Michigan’s McLaren Health Care and ProTom International, a Texas-based health care technology company, are partnering to build a $50 million proton beam therapy center in Flint, Mich.
Proton beam therapy delivers radiation to a more targeted area than conventional x-ray radiation, sparing more surrounding healthy tissue and organs while more directly targeting the tumor and producing fewer side effects for patients.
According to McLaren, ProTom’s proton therapy system, the Radiance 330, delivers advanced treatment capabilities in a lower-cost, small footprint solution. The compact accelerator design of the Radiance 330 supports active scanning beam delivery techniques with dynamic energy and intensity modulation for true 3-D intensity modulated proton therapy (IMPT), with significantly reduced capital and operating costs.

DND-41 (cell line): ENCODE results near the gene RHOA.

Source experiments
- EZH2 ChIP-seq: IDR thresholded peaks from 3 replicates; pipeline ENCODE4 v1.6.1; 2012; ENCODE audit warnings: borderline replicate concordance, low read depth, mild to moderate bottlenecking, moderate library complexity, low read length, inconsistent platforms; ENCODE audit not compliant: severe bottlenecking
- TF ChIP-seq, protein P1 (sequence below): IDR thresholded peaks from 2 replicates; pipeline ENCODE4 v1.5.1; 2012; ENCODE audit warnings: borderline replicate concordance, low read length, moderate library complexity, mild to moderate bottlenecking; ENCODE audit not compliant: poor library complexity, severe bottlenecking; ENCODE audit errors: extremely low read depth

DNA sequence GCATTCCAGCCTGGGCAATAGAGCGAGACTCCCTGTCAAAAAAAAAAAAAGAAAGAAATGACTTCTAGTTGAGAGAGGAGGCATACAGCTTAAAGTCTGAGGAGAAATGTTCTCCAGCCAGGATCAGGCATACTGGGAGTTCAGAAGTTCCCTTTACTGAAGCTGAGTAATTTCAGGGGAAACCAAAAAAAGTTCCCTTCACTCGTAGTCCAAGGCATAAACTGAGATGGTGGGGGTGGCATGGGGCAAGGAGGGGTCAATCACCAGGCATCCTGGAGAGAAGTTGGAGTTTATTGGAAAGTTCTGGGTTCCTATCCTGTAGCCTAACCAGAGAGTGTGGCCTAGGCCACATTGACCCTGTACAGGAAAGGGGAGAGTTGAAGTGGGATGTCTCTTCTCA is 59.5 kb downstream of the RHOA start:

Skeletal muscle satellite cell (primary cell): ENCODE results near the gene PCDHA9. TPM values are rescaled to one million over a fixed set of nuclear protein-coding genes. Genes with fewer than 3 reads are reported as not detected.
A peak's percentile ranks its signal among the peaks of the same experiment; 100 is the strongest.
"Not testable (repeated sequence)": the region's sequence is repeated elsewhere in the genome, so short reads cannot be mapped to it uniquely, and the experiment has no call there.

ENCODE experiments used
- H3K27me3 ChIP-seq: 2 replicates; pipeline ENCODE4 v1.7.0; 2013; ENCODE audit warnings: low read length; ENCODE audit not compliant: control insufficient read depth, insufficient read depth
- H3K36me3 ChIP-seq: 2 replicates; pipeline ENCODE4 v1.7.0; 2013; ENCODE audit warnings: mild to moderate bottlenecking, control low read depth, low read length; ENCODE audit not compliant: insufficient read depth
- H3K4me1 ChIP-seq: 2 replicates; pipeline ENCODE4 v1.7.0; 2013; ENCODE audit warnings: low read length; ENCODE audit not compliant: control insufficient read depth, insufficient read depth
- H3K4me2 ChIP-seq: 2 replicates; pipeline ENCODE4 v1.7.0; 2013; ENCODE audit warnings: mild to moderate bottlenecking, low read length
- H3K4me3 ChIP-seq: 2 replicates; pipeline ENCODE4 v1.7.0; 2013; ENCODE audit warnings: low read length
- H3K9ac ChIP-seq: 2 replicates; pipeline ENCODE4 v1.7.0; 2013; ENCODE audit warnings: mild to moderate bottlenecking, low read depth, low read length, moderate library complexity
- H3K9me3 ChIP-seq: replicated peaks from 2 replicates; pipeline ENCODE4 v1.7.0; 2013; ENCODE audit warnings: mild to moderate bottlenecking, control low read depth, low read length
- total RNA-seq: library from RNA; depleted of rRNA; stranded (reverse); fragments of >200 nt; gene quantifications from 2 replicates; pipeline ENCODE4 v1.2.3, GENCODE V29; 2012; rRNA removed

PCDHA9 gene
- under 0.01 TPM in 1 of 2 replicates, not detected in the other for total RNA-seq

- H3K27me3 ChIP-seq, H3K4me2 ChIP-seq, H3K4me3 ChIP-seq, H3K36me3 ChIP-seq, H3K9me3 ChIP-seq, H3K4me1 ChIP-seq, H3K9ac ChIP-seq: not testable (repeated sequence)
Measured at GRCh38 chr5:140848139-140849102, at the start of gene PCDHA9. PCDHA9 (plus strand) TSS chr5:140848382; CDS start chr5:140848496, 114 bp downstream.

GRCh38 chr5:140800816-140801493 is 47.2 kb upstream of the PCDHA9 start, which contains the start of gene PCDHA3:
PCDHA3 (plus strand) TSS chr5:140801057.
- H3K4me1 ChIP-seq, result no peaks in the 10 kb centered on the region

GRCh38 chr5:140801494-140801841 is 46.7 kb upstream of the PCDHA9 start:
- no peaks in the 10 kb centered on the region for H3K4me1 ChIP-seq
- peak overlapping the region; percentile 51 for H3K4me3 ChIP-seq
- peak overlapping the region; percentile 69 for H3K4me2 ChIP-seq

This technology, the company said, allows for proton beam centers to be built for about one-third the cost (currently upward of $150 million) and on a much smaller footprint than conventional proton beam centers, which can be the size of a football field.
In July 2008, McLaren Health Care received a certificate of need (CON) from the Michigan Department of Community Health on behalf of its Great Lakes Cancer Institute-Flint campus. That CON anticipated a $168-million center to be built on the GLCI-Flint campus, near the 458-bed McLaren Regional Medical Center. Working with ProTom, McLaren expects the total cost for the jointly owned center will be approximately $50 million.